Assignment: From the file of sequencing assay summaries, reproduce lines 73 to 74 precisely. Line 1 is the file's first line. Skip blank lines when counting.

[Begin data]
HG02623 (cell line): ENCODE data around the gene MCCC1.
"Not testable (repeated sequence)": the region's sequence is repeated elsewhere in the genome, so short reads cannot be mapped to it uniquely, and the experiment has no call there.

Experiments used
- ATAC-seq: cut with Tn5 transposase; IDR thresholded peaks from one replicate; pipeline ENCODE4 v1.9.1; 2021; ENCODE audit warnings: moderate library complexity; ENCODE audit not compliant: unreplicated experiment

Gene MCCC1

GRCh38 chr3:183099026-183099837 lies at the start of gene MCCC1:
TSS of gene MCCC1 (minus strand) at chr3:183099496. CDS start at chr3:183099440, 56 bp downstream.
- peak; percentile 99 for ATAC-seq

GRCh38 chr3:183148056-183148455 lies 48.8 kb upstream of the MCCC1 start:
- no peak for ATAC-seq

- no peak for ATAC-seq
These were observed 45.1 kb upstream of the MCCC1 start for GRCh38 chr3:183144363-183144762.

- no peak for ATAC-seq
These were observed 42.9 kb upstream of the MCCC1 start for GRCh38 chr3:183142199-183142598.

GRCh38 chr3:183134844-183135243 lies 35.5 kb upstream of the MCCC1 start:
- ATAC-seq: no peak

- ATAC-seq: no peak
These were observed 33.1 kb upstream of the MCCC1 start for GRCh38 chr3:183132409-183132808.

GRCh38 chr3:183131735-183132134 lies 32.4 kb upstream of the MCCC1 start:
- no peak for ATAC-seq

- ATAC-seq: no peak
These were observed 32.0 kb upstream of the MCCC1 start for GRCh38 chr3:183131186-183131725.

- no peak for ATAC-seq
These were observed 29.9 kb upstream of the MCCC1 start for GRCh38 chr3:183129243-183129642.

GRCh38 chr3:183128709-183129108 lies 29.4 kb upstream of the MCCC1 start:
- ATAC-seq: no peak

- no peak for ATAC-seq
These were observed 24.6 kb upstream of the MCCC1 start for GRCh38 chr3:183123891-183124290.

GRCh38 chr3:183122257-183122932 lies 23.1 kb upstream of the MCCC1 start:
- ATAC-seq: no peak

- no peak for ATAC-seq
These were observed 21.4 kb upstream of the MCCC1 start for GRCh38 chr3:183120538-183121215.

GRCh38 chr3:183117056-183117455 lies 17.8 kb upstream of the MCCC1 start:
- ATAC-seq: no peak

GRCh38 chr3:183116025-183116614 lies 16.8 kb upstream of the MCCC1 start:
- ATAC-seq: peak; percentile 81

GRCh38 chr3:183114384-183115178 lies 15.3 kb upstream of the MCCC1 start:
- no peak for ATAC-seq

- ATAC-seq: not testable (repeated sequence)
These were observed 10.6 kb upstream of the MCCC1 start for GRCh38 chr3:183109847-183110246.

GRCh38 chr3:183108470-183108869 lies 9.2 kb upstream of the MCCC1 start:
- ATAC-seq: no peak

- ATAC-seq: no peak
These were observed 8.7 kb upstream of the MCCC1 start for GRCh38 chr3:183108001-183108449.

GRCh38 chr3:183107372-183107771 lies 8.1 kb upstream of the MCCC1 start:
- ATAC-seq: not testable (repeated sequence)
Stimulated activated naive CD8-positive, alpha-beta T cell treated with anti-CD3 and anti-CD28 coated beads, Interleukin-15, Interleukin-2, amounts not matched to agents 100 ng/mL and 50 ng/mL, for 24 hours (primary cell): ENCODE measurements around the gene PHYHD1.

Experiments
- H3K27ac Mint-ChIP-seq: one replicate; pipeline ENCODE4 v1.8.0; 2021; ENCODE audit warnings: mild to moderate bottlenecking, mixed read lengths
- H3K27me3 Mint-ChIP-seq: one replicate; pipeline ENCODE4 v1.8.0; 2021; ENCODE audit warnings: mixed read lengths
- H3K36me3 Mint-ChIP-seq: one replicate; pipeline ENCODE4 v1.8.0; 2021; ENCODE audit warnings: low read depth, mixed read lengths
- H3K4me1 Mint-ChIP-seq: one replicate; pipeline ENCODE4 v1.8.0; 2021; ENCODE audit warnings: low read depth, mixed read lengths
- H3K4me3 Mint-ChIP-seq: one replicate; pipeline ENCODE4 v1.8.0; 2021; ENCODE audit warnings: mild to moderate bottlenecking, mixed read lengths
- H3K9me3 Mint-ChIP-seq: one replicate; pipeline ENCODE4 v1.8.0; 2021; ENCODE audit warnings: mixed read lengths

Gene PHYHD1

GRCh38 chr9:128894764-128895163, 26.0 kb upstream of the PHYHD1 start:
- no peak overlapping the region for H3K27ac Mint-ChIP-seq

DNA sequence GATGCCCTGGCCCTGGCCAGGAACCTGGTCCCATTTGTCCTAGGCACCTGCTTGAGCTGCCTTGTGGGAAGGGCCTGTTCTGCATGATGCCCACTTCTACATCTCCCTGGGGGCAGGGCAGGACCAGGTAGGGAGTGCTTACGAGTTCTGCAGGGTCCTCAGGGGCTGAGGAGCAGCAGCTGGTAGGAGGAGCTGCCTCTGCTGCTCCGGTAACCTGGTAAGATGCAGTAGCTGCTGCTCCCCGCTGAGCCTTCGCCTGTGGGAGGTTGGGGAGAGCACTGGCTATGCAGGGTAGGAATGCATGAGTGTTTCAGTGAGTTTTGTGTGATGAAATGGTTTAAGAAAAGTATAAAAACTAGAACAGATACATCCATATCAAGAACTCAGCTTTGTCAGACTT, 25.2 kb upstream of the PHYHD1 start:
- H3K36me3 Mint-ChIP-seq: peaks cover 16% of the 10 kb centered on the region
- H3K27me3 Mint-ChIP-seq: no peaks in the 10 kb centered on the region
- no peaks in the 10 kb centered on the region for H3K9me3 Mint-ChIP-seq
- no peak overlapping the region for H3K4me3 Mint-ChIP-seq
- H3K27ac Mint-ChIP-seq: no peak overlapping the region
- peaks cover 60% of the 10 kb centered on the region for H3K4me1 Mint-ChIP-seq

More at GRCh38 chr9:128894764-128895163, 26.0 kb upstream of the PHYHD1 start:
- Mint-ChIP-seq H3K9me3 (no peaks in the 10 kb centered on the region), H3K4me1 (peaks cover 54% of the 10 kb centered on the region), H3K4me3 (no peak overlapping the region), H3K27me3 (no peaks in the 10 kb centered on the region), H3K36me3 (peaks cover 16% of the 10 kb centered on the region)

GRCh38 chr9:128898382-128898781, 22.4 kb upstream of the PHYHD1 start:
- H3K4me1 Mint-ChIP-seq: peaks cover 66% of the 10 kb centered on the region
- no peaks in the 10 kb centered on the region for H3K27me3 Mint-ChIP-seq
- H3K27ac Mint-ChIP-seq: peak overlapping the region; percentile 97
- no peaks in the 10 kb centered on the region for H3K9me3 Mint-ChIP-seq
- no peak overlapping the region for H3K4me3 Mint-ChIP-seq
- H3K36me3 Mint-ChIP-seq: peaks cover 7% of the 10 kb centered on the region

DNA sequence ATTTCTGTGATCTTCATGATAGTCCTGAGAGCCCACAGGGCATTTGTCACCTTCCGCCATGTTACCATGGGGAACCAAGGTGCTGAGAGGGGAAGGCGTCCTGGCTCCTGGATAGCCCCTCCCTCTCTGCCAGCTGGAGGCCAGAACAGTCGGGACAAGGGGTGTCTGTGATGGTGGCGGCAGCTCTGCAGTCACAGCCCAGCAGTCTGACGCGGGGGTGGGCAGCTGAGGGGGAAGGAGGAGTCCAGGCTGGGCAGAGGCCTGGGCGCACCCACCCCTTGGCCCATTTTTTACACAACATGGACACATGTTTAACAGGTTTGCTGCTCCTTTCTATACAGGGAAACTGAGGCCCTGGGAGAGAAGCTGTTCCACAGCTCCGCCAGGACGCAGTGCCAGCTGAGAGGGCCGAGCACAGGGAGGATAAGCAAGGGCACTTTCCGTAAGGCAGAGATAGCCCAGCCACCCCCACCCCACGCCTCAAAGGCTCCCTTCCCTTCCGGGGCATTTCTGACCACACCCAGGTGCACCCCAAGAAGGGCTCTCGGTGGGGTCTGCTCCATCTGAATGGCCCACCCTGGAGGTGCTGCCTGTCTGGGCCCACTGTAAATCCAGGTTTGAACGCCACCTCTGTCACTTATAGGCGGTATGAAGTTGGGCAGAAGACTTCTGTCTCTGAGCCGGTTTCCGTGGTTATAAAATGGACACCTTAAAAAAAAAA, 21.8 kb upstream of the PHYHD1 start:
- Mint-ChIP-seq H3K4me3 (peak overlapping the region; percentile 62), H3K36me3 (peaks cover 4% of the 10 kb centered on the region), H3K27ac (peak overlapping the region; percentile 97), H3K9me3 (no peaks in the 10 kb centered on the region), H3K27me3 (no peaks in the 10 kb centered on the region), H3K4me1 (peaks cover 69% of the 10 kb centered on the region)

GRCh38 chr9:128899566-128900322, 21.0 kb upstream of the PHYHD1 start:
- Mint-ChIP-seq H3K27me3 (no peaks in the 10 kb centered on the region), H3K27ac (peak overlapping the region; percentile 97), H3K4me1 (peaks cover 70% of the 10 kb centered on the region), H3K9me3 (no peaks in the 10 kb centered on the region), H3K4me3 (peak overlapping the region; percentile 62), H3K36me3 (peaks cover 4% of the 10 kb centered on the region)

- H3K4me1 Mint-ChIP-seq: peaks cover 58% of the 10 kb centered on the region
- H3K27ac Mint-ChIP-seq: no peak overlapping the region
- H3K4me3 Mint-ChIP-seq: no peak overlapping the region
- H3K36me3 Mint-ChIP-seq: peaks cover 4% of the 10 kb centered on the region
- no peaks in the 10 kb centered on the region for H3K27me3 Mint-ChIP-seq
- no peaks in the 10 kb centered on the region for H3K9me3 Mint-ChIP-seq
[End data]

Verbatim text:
- H3K36me3 Mint-ChIP-seq: peaks cover 7% of the 10 kb centered on the region

DNA sequence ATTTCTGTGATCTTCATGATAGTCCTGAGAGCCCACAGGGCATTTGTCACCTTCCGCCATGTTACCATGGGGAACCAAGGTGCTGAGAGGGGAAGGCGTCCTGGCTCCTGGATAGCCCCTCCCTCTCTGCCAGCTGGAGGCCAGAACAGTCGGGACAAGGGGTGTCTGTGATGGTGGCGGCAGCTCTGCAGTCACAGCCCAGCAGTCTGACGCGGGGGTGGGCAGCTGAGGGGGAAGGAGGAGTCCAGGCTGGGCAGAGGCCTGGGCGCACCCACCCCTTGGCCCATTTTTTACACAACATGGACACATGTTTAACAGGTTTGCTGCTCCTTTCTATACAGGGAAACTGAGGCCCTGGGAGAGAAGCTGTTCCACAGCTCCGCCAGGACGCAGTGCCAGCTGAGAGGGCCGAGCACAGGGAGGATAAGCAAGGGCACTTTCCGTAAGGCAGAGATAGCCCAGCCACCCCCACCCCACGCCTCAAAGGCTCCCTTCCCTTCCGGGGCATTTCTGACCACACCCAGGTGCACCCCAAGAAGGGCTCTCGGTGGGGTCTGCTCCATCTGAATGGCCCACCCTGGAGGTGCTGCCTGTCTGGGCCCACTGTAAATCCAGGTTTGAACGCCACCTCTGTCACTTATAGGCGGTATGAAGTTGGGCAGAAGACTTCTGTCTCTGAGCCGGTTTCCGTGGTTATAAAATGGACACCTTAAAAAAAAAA, 21.8 kb upstream of the PHYHD1 start: